The bill’s explanatory notes explains that the term ‘costs aspects’ should be considered broadly, and would include any aspect of school uniform policies that the secretary of state believes to be relevant to those costs. The secretary of state would also have the power to revise the guidance.
The legislation would come into force two months after royal assent.
What happened in the House of Commons?
The bill received its second reading in the House of Commons on 13 March 2020.
Introducing the bill, Mike Amesbury described it as a “genuine opportunity to put words into action, to change the law and to make school uniforms more affordable for families struggling with often very high and prohibitive costs”. He explained that some schools appeared to be ignoring the non-statutory guidance that had been published, and it was therefore important to make the guidance statutory. He noted that the bill had government and cross-party support.
The Minister of State for School Standards, Nick Gibb, emphasised the Government’s support for the bill. He also stressed the importance of school uniforms and the need for them to be affordable to all families:
School uniforms play a vital role in school communities and are deeply valued by parents and pupils alike. We want uniforms to continue to be held in positive esteem by families, so that the benefits outweigh the costs for families. The bill ensures that families will not have to worry about an excessively priced school blazer or forgo sending their child to a school for fear of an expensive PE kit. Fundamentally, we want to secure the best value for families and to do so by introducing statutory guidance.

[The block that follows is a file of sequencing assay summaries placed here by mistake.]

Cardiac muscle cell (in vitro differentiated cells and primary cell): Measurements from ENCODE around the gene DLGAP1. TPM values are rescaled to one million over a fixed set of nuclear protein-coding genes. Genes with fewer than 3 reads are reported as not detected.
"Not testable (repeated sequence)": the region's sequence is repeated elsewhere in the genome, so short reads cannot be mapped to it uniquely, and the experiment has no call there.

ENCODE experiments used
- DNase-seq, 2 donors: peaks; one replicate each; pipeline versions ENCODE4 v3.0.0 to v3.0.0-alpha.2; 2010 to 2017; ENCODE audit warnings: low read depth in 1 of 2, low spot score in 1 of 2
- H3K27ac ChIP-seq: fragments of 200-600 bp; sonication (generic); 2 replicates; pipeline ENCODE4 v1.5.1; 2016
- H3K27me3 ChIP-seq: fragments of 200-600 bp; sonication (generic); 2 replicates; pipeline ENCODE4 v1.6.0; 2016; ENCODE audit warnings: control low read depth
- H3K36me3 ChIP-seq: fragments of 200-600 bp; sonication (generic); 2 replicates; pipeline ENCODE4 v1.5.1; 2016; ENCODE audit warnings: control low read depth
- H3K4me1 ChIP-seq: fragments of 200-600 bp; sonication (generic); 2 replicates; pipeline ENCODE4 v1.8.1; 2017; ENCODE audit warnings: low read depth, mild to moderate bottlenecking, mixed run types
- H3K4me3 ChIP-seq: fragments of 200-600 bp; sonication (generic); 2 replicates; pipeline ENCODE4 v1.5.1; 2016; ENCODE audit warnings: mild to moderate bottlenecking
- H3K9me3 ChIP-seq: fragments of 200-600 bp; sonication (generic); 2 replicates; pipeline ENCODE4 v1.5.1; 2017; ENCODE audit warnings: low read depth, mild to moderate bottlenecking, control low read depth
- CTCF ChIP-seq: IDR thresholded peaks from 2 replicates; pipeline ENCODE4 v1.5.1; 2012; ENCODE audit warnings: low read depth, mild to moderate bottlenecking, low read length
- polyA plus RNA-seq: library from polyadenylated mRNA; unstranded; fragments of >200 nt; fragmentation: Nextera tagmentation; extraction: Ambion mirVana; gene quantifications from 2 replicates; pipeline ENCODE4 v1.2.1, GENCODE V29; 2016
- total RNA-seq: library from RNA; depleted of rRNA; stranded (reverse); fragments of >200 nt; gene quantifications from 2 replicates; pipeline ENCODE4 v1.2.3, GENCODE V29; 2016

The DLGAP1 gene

Committee stage and report stage
No amendments to the bill were considered during Commons committee stage on 16 September 2020. The bill passed committee stage without a vote.
Report stage was held on 12 March 2021. Amendments were tabled and discussed, but none of these were approved or moved to a vote. They were all tabled by the backbench Conservative MPs Sir Christopher Chope, Peter Bone and Philip Davies. The proposed amendments included that:
- The guidance must be issued within six months of the legislation coming into force.
- The guidance should require consideration of quality, design, place of manufacture and country of origin, as well as price.